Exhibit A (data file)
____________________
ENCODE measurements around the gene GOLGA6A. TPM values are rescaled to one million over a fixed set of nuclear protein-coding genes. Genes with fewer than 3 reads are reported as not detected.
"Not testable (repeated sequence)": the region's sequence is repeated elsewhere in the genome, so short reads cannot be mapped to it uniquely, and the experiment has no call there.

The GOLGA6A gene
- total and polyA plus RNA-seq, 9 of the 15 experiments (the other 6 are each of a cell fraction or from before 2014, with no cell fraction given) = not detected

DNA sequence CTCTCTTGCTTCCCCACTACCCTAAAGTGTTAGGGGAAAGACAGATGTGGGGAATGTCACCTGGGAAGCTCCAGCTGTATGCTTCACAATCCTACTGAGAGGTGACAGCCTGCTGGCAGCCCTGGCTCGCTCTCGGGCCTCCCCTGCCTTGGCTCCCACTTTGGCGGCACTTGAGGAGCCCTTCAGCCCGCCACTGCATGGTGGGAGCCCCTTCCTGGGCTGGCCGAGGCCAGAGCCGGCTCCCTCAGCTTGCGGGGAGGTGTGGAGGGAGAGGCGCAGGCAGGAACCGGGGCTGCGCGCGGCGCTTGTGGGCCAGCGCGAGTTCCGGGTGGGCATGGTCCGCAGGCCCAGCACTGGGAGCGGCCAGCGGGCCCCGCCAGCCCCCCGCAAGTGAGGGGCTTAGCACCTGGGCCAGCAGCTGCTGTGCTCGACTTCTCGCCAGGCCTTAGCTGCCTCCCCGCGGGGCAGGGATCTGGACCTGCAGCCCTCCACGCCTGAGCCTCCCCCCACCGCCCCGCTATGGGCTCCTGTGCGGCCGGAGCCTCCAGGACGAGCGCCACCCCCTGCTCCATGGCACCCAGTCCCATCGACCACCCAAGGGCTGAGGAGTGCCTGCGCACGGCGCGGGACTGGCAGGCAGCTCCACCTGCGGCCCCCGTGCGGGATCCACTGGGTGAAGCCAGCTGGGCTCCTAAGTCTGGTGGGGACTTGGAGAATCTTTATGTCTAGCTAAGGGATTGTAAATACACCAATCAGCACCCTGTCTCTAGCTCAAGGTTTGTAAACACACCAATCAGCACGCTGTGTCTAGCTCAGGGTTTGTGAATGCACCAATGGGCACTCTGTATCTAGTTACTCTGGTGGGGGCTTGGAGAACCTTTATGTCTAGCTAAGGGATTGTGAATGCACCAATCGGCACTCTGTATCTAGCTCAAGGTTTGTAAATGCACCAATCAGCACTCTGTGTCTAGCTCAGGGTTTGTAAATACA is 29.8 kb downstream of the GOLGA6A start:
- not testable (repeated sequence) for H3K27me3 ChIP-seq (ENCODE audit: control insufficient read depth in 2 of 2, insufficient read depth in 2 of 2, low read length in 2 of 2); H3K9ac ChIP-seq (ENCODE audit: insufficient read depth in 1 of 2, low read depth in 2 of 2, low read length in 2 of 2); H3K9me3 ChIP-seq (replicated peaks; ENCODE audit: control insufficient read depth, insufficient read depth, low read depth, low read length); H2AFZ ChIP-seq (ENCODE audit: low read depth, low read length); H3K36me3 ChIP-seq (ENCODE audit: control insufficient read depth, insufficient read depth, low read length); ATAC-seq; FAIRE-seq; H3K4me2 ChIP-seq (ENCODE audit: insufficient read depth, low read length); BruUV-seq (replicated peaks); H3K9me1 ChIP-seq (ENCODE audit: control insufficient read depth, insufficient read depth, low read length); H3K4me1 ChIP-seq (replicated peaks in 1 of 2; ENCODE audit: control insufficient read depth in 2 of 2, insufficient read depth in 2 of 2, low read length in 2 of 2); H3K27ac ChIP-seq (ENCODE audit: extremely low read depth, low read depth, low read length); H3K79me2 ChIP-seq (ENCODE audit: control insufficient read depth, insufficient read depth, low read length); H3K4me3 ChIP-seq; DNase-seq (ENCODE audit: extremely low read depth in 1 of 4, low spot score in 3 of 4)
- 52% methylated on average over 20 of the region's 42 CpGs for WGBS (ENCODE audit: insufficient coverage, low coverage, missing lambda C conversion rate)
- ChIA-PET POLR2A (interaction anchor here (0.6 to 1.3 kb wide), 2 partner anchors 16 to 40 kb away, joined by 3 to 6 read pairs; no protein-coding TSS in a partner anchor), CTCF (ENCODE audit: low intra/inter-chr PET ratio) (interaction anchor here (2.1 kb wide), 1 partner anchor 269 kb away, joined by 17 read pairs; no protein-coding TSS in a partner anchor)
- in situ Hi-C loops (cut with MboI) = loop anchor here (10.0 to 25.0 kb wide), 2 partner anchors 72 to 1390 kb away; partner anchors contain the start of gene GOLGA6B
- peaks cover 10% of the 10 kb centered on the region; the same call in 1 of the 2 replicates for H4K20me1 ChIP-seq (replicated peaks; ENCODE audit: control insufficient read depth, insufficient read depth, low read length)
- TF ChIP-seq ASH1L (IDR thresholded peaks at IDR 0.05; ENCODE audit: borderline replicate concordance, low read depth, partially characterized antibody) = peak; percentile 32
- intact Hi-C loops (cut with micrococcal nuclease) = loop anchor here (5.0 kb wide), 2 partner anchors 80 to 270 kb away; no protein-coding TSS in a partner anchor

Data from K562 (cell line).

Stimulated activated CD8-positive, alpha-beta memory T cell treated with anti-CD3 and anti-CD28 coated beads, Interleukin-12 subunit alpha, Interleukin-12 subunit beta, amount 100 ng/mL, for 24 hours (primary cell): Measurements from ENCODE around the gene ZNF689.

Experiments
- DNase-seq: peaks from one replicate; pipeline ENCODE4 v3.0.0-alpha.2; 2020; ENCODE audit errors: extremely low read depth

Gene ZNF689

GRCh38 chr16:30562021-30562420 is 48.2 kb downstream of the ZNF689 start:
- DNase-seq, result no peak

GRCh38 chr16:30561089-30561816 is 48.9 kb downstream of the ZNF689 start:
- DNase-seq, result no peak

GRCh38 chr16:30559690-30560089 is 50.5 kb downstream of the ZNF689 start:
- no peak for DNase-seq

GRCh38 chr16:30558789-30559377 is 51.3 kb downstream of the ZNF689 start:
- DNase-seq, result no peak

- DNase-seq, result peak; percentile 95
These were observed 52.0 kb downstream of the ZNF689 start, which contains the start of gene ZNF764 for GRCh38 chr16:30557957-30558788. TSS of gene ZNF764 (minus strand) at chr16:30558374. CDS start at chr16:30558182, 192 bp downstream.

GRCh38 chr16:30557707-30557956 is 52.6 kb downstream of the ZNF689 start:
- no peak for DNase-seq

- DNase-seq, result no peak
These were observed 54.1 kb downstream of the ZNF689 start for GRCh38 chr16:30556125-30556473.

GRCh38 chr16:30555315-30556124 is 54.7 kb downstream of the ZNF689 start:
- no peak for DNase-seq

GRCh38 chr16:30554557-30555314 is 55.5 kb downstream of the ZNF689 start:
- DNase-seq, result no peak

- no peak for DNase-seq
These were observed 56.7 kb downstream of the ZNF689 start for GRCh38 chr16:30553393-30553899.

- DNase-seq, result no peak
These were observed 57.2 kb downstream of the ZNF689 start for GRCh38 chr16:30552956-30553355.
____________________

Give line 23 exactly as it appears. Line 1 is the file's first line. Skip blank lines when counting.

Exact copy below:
- no peak for DNase-seq